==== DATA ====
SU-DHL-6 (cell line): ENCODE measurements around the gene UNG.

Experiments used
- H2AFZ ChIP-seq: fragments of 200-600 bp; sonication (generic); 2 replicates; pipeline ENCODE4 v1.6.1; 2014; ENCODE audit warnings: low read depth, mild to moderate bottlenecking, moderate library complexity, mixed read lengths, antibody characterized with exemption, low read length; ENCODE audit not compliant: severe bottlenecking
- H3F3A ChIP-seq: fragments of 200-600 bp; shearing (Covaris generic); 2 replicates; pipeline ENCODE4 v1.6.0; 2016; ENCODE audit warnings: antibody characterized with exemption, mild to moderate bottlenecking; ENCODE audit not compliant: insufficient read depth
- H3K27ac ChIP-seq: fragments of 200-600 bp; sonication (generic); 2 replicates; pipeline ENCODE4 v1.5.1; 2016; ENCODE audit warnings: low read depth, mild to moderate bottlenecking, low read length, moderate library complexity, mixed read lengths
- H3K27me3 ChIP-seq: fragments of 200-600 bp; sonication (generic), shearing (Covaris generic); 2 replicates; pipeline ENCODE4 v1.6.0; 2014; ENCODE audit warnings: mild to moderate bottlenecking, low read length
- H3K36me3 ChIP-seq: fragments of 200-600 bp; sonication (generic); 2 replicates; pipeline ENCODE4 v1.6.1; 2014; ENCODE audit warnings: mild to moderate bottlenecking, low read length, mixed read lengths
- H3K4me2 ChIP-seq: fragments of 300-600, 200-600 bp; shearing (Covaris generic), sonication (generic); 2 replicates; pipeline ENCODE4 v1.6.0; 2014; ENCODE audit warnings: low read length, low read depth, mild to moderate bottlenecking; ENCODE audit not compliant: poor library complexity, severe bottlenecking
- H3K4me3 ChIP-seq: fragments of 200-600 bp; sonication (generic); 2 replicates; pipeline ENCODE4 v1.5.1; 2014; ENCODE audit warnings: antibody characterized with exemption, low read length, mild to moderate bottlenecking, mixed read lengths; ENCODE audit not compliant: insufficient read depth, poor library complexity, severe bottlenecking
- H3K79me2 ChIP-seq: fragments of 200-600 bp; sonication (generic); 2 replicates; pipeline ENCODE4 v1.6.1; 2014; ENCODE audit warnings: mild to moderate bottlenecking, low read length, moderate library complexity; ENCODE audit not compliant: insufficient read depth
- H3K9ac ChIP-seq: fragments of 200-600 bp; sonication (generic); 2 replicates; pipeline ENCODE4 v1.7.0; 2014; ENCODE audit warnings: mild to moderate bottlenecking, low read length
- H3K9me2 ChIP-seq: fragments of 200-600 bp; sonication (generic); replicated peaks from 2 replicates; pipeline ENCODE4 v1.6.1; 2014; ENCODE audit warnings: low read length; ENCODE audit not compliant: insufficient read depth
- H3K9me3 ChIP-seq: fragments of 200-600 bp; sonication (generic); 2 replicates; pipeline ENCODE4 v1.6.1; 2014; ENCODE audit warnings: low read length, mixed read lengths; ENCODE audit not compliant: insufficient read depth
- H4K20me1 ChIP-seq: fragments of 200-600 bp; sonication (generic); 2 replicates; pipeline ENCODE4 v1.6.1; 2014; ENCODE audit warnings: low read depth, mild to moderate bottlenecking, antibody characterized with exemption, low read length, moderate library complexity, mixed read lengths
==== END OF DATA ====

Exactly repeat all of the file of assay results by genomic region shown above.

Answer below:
SU-DHL-6 (cell line): ENCODE measurements around the gene UNG.

Experiments used
- H2AFZ ChIP-seq: fragments of 200-600 bp; sonication (generic); 2 replicates; pipeline ENCODE4 v1.6.1; 2014; ENCODE audit warnings: low read depth, mild to moderate bottlenecking, moderate library complexity, mixed read lengths, antibody characterized with exemption, low read length; ENCODE audit not compliant: severe bottlenecking
- H3F3A ChIP-seq: fragments of 200-600 bp; shearing (Covaris generic); 2 replicates; pipeline ENCODE4 v1.6.0; 2016; ENCODE audit warnings: antibody characterized with exemption, mild to moderate bottlenecking; ENCODE audit not compliant: insufficient read depth
- H3K27ac ChIP-seq: fragments of 200-600 bp; sonication (generic); 2 replicates; pipeline ENCODE4 v1.5.1; 2016; ENCODE audit warnings: low read depth, mild to moderate bottlenecking, low read length, moderate library complexity, mixed read lengths
- H3K27me3 ChIP-seq: fragments of 200-600 bp; sonication (generic), shearing (Covaris generic); 2 replicates; pipeline ENCODE4 v1.6.0; 2014; ENCODE audit warnings: mild to moderate bottlenecking, low read length
- H3K36me3 ChIP-seq: fragments of 200-600 bp; sonication (generic); 2 replicates; pipeline ENCODE4 v1.6.1; 2014; ENCODE audit warnings: mild to moderate bottlenecking, low read length, mixed read lengths
- H3K4me2 ChIP-seq: fragments of 300-600, 200-600 bp; shearing (Covaris generic), sonication (generic); 2 replicates; pipeline ENCODE4 v1.6.0; 2014; ENCODE audit warnings: low read length, low read depth, mild to moderate bottlenecking; ENCODE audit not compliant: poor library complexity, severe bottlenecking
- H3K4me3 ChIP-seq: fragments of 200-600 bp; sonication (generic); 2 replicates; pipeline ENCODE4 v1.5.1; 2014; ENCODE audit warnings: antibody characterized with exemption, low read length, mild to moderate bottlenecking, mixed read lengths; ENCODE audit not compliant: insufficient read depth, poor library complexity, severe bottlenecking
- H3K79me2 ChIP-seq: fragments of 200-600 bp; sonication (generic); 2 replicates; pipeline ENCODE4 v1.6.1; 2014; ENCODE audit warnings: mild to moderate bottlenecking, low read length, moderate library complexity; ENCODE audit not compliant: insufficient read depth
- H3K9ac ChIP-seq: fragments of 200-600 bp; sonication (generic); 2 replicates; pipeline ENCODE4 v1.7.0; 2014; ENCODE audit warnings: mild to moderate bottlenecking, low read length
- H3K9me2 ChIP-seq: fragments of 200-600 bp; sonication (generic); replicated peaks from 2 replicates; pipeline ENCODE4 v1.6.1; 2014; ENCODE audit warnings: low read length; ENCODE audit not compliant: insufficient read depth
- H3K9me3 ChIP-seq: fragments of 200-600 bp; sonication (generic); 2 replicates; pipeline ENCODE4 v1.6.1; 2014; ENCODE audit warnings: low read length, mixed read lengths; ENCODE audit not compliant: insufficient read depth
- H4K20me1 ChIP-seq: fragments of 200-600 bp; sonication (generic); 2 replicates; pipeline ENCODE4 v1.6.1; 2014; ENCODE audit warnings: low read depth, mild to moderate bottlenecking, antibody characterized with exemption, low read length, moderate library complexity, mixed read lengths